Copyright 2012 ABC News Radio


Secret Service Agents Brought Prostitutes in 'Contact with Sensitive Info'

Joe Raedle/Getty Images(WASHINGTON) -- The partying U.S. Secret Service agents and officers who allegedly brought prostitutes into their Cartagena, Colombia, hotel rooms brought the call girls “into contact with sensitive security information,” the Chair and ranking Democrat on the House Committee on Oversight and Government Reform wrote to Mark J. Sullivan, the director of the U.S. Secret Service on Wednesday.

Sources tell ABC News that this was a reference to Sullivan, in a Monday meeting with congressional investigators, expressing concern that there was sensitive information in one or more of the rooms at the Hotel Caribe.

The charge is contained in a letter from Reps. Darrell Issa, R-Calif., and Elijah Cummings, D-Md., who wrote to Sullivan on Wednesday that the “nation’s capacity to protect the President, the Vice President, and visiting foreign leaders, among others, is dependent on the character and judgment of the agents and officers of the U.S. Secret Service.  The actions of at least 11 agents and officers in Colombia last week showed an alarming lack of both.”


“The facts as you described them raised questions about the agency’s culture,” the two congressmen write.  “The incident in Cartagena is troubling because Secret Service agents and officers made a range of bad decisions, from drinking too much, to engaging with prostitutes, to bringing foreign nationals into contact with sensitive security information, to exposing themselves to blackmail and other forms of potential compromise.”

In addition, the committee leaders asked for detailed information about the incident, including a “description of the Secret Service’s current understanding of possible agent misconduct that occurred on the evening of Wednesday, April 11 and the morning of Thursday, April 12″; a “complete description and account of all U.S. Government personnel who were involved in or had contemporaneous knowledge of misconduct by agents and officers”; a timeline; summaries of all disciplinary actions since 2002 that have been taken against the 11 agents and officers involved in the Colombian incident; and a determination as to whether “all women involved in this incident were at least 18 years of age.”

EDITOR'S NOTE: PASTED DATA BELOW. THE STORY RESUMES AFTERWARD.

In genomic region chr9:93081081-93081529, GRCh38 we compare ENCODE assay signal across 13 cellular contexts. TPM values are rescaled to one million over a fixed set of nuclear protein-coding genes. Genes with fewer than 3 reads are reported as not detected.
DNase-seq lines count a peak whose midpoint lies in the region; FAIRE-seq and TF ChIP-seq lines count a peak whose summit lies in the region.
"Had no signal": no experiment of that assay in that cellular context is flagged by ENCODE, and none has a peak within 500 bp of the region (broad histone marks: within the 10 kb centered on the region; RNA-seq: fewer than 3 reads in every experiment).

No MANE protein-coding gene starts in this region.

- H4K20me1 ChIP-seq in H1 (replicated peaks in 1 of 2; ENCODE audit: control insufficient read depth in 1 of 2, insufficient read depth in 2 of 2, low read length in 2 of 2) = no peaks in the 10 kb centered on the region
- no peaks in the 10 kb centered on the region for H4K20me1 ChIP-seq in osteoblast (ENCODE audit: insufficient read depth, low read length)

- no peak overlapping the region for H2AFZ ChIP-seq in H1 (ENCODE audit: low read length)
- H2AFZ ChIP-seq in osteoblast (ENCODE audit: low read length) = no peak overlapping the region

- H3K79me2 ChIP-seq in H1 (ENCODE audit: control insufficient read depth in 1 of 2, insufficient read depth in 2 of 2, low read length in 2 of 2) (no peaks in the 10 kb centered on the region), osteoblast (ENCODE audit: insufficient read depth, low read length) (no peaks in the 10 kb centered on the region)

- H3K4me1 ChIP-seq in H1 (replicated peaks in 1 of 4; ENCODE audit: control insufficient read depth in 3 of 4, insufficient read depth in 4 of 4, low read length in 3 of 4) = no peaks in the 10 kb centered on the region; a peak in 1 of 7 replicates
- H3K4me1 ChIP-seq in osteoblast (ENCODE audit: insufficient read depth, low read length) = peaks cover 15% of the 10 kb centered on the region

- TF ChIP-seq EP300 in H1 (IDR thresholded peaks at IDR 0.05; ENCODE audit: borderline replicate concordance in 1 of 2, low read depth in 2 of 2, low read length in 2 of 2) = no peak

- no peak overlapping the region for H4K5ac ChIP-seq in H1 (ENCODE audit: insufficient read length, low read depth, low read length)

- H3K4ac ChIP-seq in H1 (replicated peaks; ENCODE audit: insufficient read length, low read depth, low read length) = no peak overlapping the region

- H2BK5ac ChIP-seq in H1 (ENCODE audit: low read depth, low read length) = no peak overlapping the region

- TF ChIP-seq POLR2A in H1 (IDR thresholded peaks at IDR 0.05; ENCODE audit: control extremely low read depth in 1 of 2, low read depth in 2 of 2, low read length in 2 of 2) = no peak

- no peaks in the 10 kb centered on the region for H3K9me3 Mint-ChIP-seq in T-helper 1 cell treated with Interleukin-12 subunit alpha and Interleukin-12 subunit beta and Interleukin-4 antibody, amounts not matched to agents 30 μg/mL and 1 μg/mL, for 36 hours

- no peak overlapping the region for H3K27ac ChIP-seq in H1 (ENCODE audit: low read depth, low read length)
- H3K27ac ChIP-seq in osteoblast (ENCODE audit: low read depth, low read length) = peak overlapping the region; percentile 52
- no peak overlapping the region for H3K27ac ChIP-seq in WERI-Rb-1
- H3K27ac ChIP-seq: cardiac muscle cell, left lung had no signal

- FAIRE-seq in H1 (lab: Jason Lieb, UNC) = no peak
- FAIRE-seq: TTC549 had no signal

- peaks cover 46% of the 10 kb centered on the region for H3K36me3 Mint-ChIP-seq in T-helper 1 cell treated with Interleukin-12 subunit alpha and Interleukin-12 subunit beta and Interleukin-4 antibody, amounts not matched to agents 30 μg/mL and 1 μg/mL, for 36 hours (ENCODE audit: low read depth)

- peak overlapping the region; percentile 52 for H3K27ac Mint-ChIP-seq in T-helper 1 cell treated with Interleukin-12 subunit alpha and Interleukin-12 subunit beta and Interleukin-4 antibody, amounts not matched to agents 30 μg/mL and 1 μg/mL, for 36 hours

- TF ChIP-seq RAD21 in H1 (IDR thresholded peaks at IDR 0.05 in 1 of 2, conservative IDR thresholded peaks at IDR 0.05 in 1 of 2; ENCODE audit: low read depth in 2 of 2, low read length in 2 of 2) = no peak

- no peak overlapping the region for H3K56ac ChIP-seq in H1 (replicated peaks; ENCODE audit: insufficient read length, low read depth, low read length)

Copyright 2012 ABC News Radio


Secret Service Investigates Ted Nugent Remarks on Obama

Randy Snyder/Getty Images(WASHINGTON) -- The U.S. Secret Service is looking into the incendiary and potentially threatening remarks made by rocker and Mitt Romney-backer Ted Nugent at the National Rifle Association convention over the weekend.

“We are aware of them and we are conducting the appropriate follow-up now,” Secret Service spokesman George Ogilvie told ABC News.

Nugent told a crowd of convention-goers that “if Barack Obama becomes the president in November, I will either be dead or in jail by this time next year.”

“If you can’t go home and get everybody in your lives to clean house in this vile, evil, America-hating administration, I don’t even know what you’re made of,” he said. The comments were caught on tape and posted online by the website Right Wing Watch.

The Democratic National Committee and Obama campaign have launched a multimedia offensive against Romney over Nugent, demanding that the presumptive GOP nominee disavow the statements of his high-profile supporter.

But the White House Tuesday refused to join in the condemnation and said that it won’t be “policing the statements of supporters across the board.”

“The president is focused on the issues,” said White House spokesman Jay Carney, when asked by ABC News about Nugent’s remarks.

“I think a lot of this other stuff is noise.  And I think most Americans are pretty sophisticated consumers of the news, especially as we get closer to the elections, and pretty sophisticated evaluators of the men and women who put themselves forward to be president,” he said.

When asked whether the president supports demands from DNC officials, Carney deflected the question.

“I haven’t seen the comments that you’re referring to by others. The president’s focused on doing his job.  He has made the point that, you know -- you know, we can’t as a general rule police the statements of every supporter.  I think best to just abide by the kind of standards of behavior and rhetoric yourself,” he said.

Romney spokeswoman Andrea Saul on Tuesday offered the first public comment on the Nugent controversy, saying that “everyone needs to be civil.”

“Divisive language is offensive no matter what side of the political aisle it comes from,” Saul said in a statement.